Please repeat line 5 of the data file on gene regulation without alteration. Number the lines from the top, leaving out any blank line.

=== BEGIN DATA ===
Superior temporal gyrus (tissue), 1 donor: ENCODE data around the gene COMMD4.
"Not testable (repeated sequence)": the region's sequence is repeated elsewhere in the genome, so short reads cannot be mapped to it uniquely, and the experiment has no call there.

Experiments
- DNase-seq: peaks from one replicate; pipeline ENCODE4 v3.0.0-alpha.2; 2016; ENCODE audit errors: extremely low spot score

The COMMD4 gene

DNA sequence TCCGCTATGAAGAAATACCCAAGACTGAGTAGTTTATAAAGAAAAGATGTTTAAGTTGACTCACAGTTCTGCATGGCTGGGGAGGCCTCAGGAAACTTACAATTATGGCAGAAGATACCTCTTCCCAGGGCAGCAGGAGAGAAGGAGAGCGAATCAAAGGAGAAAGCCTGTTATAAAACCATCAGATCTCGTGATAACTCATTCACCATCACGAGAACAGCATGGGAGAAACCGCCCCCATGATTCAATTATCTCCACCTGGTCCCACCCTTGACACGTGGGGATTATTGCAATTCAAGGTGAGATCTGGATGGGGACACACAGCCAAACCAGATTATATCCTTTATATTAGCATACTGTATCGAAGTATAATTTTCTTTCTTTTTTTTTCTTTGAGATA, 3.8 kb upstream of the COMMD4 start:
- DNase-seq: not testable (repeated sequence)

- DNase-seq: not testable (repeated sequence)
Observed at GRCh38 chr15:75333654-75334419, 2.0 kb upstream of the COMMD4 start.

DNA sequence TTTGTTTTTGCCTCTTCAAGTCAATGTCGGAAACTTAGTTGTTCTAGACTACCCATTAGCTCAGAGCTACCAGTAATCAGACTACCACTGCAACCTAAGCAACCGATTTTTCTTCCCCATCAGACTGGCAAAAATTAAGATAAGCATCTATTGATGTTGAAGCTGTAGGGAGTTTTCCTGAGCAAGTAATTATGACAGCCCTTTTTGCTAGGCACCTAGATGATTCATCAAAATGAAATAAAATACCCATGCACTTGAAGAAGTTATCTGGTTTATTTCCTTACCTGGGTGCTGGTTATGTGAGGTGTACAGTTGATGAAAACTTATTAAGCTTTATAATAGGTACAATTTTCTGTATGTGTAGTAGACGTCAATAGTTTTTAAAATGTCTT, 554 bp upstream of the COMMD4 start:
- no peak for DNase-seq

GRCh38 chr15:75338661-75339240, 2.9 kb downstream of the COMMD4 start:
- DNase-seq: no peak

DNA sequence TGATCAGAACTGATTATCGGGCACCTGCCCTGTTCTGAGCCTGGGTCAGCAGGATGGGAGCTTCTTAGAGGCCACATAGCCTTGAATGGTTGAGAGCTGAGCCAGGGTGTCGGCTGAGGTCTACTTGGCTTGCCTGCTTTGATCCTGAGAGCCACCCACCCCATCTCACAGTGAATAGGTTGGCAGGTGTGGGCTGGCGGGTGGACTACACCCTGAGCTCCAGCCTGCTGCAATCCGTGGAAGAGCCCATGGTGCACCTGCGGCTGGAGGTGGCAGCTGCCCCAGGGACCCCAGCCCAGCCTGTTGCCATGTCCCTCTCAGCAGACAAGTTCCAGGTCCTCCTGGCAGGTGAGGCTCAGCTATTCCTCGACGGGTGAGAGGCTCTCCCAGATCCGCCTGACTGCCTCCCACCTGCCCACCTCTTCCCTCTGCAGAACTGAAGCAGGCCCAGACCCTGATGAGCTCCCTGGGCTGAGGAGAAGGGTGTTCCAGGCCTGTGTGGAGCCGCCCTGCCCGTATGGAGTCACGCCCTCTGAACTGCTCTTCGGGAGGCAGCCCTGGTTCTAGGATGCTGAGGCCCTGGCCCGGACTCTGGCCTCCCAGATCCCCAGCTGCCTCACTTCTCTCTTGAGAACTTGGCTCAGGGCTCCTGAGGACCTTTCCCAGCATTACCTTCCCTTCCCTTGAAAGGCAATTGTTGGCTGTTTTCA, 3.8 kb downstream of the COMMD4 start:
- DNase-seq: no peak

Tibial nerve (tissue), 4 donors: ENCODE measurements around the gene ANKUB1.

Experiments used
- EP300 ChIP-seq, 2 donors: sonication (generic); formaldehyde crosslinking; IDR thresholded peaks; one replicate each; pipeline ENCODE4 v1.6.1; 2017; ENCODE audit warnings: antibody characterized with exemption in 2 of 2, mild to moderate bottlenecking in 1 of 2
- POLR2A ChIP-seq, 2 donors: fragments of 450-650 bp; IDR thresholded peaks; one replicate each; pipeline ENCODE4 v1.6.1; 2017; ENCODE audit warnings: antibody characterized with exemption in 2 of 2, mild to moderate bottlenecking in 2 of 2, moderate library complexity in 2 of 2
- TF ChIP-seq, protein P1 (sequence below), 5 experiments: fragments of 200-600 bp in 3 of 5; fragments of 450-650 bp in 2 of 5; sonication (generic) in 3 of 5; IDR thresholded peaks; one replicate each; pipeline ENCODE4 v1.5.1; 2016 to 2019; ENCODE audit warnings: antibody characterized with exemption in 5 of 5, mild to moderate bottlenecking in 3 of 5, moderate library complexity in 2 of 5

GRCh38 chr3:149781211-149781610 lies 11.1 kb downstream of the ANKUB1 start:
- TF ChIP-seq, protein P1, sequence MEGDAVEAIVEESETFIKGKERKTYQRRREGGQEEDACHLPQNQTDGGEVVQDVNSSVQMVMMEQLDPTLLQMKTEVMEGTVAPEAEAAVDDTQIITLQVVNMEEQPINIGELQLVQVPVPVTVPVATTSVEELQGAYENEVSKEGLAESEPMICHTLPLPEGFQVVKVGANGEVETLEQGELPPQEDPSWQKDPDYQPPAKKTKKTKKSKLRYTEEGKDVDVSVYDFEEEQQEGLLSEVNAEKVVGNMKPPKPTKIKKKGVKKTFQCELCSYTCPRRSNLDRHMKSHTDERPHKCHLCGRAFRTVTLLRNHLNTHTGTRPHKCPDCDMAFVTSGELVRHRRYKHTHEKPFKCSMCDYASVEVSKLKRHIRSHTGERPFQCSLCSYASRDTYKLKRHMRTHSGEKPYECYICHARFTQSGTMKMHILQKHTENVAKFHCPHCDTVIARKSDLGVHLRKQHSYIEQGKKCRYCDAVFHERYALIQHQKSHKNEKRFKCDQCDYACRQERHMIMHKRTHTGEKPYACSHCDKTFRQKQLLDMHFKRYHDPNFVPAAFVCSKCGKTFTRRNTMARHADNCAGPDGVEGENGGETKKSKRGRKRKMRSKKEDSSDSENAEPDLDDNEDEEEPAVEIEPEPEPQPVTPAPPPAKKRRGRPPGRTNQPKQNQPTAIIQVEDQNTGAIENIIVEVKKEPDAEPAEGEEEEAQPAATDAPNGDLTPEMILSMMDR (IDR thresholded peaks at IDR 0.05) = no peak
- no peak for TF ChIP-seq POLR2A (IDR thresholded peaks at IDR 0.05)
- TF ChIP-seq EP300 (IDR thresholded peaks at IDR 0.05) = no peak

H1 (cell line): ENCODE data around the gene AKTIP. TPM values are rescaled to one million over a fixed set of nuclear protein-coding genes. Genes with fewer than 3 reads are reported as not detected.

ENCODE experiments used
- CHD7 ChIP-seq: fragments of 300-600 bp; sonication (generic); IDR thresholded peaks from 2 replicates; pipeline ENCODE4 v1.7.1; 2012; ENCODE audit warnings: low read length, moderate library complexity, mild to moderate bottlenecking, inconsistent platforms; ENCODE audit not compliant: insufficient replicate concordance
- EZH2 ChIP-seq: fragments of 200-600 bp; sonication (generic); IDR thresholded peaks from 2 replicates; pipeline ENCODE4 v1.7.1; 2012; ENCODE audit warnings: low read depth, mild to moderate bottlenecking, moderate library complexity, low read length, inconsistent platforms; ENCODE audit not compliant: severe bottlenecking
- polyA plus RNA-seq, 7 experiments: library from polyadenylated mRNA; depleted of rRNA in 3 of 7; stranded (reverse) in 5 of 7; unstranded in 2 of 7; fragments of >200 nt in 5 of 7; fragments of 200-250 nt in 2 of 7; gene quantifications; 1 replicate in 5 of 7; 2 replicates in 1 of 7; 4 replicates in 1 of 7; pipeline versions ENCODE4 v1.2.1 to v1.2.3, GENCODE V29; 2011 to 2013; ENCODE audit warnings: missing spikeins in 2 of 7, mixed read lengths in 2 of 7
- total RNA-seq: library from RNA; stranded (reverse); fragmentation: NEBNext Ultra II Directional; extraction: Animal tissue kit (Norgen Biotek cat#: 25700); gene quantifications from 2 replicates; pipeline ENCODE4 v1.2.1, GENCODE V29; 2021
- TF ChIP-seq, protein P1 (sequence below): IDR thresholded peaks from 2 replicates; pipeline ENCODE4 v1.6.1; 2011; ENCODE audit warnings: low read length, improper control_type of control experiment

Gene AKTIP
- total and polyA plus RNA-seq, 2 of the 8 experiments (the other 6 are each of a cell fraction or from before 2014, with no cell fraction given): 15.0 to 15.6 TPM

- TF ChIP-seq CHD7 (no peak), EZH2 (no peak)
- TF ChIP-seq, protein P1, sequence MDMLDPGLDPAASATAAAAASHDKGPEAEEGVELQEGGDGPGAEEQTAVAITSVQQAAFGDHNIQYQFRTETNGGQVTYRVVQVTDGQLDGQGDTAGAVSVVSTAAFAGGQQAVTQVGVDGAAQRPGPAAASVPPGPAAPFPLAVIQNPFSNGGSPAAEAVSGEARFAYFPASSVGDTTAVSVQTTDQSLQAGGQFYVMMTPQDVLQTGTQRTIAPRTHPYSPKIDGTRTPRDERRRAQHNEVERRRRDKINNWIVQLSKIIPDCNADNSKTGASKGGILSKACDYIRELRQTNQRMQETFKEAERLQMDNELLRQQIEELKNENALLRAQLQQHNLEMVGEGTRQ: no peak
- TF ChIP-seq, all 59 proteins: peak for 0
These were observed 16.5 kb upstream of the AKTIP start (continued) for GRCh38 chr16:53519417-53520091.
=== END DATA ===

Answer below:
The COMMD4 gene